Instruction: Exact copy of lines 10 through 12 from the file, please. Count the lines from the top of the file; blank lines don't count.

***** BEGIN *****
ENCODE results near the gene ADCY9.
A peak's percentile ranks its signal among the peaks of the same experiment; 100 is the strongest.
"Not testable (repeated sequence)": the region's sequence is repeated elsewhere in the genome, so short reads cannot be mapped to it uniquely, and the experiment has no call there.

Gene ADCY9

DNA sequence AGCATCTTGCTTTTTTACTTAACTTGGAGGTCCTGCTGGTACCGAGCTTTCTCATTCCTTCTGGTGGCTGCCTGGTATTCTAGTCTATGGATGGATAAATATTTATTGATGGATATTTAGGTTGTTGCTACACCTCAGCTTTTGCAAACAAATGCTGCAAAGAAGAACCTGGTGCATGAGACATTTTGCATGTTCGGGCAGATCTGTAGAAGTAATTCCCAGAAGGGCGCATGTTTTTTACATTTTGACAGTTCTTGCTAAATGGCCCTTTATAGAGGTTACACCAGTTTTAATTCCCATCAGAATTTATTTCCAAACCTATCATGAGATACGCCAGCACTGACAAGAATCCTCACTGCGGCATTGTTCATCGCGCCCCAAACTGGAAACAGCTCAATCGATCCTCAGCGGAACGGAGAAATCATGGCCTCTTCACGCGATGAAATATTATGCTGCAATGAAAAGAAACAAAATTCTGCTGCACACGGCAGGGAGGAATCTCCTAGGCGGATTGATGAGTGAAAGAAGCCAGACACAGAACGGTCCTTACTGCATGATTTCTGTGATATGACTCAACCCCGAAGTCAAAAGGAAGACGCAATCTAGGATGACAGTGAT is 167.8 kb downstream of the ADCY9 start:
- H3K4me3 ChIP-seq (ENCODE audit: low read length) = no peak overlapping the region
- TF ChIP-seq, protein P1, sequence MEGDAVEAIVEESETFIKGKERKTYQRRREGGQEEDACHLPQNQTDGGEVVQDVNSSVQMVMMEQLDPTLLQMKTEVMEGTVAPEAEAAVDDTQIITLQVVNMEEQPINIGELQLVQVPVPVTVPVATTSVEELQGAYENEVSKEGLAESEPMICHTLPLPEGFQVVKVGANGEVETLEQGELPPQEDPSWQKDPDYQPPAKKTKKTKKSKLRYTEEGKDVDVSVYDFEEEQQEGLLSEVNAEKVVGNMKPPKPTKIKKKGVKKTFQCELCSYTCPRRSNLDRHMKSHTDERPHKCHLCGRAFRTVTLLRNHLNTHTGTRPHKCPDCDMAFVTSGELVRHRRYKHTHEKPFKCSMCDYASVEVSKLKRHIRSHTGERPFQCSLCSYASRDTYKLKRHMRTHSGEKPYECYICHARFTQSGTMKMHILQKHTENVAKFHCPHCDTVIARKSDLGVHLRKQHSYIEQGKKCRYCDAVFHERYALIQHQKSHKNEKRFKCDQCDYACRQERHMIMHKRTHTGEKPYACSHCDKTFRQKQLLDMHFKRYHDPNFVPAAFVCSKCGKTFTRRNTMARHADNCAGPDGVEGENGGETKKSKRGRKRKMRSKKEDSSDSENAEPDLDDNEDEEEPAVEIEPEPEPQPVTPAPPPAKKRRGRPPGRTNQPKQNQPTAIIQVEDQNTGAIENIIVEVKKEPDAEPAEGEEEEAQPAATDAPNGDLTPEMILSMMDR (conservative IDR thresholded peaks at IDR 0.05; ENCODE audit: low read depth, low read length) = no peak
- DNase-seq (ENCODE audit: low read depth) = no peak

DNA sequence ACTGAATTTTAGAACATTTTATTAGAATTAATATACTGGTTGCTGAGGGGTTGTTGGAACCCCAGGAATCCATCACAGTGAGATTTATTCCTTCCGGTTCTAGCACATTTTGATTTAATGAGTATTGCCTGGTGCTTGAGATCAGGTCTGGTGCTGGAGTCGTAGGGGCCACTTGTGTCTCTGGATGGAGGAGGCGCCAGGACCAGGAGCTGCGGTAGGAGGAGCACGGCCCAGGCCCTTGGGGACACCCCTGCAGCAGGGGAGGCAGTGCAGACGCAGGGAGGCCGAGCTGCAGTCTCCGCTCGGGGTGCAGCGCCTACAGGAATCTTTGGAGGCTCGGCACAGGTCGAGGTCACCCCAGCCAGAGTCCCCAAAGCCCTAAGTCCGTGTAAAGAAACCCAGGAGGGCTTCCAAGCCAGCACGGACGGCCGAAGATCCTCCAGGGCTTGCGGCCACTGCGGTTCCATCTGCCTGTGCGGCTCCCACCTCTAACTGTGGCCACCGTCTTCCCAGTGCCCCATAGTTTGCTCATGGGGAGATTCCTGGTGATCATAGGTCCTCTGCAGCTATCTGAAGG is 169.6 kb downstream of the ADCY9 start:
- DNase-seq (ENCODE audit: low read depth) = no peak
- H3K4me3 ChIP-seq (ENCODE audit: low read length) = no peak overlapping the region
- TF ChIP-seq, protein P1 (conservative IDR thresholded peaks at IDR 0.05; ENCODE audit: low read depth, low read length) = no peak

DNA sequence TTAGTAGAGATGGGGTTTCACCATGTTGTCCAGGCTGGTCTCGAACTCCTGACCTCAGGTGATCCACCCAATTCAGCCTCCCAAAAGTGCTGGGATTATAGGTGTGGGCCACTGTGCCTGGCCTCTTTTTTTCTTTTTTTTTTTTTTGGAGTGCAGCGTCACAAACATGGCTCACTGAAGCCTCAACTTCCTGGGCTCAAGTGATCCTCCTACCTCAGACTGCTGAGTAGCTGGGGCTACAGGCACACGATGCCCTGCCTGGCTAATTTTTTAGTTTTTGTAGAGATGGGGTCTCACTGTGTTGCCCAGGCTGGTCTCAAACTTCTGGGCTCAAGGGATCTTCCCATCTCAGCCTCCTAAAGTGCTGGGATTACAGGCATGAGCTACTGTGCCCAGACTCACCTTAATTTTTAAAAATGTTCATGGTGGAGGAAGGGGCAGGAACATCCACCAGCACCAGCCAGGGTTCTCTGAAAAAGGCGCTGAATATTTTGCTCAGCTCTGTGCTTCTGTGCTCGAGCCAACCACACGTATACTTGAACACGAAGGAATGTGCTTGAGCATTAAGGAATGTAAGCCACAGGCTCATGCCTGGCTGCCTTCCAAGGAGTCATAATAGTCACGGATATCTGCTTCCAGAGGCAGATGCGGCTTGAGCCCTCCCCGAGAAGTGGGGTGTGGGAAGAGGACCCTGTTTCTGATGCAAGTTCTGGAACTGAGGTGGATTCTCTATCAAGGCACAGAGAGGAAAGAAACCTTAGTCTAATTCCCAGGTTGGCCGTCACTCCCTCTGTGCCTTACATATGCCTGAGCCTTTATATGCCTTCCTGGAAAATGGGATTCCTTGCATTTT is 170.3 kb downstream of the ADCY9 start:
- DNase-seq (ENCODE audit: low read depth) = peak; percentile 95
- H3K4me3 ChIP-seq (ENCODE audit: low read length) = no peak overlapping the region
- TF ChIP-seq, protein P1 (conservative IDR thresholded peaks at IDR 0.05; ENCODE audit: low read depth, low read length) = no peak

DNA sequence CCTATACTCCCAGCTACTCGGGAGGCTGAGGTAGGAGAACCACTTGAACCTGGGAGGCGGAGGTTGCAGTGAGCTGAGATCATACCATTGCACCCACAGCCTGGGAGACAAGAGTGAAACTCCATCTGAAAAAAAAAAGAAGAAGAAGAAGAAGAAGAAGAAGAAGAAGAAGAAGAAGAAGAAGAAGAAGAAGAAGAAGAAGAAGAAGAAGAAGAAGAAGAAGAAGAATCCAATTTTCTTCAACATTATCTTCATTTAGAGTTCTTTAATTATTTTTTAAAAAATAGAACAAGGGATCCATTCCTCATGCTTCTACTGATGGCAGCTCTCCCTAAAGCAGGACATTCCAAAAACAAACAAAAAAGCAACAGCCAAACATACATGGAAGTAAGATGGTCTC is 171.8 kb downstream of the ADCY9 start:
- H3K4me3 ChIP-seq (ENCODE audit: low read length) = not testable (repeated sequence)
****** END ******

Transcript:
- DNase-seq (ENCODE audit: low read depth) = no peak
- H3K4me3 ChIP-seq (ENCODE audit: low read length) = no peak overlapping the region
- TF ChIP-seq, protein P1 (conservative IDR thresholded peaks at IDR 0.05; ENCODE audit: low read depth, low read length) = no peak